Transgenic expression of constitutively active RAC1 disrupts mouse rod morphogenesis

Hongman Song, Ronald A. Bush, Camasamudram Vijayasarathy, Robert N. Fariss, Sten Kjellstrom, Paul A. Sieving

Research output: Contribution to journalArticlepeer-review

15 Scopus citations


Purpose. Dominant-active RAC1 rescues photoreceptor structure in Drosophila rhodopsin-null mutants, indicating an important role in morphogenesis. This report assesses the morphogenetic effect of activated RAC1 during mammalian rod photoreceptor development using transgenic mice that express constitutively active (CA) RAC1. Methods. Transgenic mice were generated by expressing CA RAC1 under control of the Rhodopsin promoter, and morphological features of the photoreceptors were evaluated by histology, immunohistochemistry, and transmission electron microscopy. Function was evaluated by electroretinography. Potential protein partners of CA RAC1 were identified by co-immunoprecipitation of retinal extracts. Results. Constitutively active RAC1 expression in differentiating rods disrupted outer retinal lamination as early as postnatal day (P)6, and many photoreceptor cell nuclei were displaced apically into the presumptive subretinal space. These photoreceptors did not develop normal inner and outer segments and had abnormal placement of synaptic elements. Some photoreceptor nuclei were also mislocalized into the inner nuclear layer. Extensive photoreceptor degeneration was subsequently observed in the adult animal. Constitutively active RAC1 formed a complex with the polarity protein PAR6 and with microtubule motor dynein in mouse retina. The normal localization of the PAR6 complex was disrupted in CA RAC1-expressing rod photoreceptors. Conclusions. Constitutively active RAC1 had a profound negative effect on mouse rod cell viability and development. Rod photoreceptors in the CA RAC1 retina exhibited a defect in polarity and migration. Constitutively active RAC1 disrupted rod morphogenesis and gave a phenotype resembling that found in the Crumbs mutant. PAR6 and dynein are two potential downstream effectors that may be involved in CA RAC1-mediated defective mouse photoreceptor morphogenesis.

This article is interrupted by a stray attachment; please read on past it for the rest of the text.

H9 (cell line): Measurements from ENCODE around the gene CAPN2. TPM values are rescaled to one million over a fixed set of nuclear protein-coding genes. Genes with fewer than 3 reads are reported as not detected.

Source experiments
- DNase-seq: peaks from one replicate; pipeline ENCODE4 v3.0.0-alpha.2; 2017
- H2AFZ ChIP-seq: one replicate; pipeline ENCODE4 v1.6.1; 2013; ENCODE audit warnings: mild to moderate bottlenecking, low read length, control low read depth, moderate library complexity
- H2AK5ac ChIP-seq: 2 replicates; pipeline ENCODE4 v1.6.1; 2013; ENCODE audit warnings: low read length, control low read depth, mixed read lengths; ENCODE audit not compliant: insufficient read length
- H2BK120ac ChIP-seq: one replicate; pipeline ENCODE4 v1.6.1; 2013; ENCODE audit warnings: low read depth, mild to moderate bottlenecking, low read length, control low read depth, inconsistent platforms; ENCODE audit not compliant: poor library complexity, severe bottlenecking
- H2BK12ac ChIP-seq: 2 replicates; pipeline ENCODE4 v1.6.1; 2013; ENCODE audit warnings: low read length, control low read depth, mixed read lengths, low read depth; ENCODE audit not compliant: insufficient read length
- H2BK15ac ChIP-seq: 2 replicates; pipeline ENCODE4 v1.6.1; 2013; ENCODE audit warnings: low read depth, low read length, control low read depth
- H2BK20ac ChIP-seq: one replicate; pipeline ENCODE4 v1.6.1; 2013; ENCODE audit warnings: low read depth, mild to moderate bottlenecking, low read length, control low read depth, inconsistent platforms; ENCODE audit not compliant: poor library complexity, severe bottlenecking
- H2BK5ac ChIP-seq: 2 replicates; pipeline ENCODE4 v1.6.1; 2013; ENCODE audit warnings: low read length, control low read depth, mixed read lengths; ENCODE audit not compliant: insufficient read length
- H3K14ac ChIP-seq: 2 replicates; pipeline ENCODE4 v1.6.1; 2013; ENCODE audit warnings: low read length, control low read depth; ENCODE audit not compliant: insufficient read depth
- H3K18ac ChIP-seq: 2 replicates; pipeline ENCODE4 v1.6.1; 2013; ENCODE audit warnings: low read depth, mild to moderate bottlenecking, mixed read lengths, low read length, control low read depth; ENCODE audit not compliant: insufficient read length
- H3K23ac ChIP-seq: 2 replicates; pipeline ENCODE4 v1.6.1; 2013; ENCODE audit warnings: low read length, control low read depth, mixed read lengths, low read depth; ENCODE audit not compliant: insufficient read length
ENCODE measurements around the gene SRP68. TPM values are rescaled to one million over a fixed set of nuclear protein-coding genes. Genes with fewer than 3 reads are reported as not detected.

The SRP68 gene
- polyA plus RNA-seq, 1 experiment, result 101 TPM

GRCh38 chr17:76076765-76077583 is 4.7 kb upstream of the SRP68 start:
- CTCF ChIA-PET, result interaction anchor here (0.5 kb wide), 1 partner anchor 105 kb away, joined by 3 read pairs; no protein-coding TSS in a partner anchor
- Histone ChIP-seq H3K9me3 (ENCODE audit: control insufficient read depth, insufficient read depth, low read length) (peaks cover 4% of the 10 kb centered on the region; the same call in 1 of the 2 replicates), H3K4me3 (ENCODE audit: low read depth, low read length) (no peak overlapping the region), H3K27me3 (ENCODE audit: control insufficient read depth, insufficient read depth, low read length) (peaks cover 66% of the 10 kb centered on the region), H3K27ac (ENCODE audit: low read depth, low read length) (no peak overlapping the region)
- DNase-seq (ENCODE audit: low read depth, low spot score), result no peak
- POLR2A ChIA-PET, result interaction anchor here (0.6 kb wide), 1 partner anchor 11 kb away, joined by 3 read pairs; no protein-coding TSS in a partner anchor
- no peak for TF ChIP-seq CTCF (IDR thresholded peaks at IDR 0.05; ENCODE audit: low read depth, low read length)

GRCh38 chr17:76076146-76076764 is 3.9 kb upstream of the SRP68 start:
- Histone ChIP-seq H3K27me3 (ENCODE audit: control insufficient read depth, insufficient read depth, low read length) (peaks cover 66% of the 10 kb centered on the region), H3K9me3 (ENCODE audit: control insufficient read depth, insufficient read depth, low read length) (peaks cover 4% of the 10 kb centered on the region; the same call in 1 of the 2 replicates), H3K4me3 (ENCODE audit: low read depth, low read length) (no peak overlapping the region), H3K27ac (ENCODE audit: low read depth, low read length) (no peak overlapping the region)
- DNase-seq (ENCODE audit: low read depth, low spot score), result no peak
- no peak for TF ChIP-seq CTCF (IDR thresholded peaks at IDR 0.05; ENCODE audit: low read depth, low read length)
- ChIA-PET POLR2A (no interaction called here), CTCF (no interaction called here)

Original languageEnglish (US)
Pages (from-to)2659-2668
Number of pages10
JournalInvestigative Ophthalmology and Visual Science
Issue number4
StatePublished - Mar 20 2014
Externally publishedYes


  • Lamination
  • Mouse rod morphogenesis
  • Photoreceptor degeneration
  • Positioning and polarity
  • RAC1

ASJC Scopus subject areas

  • Ophthalmology
  • Sensory Systems
  • Cellular and Molecular Neuroscience


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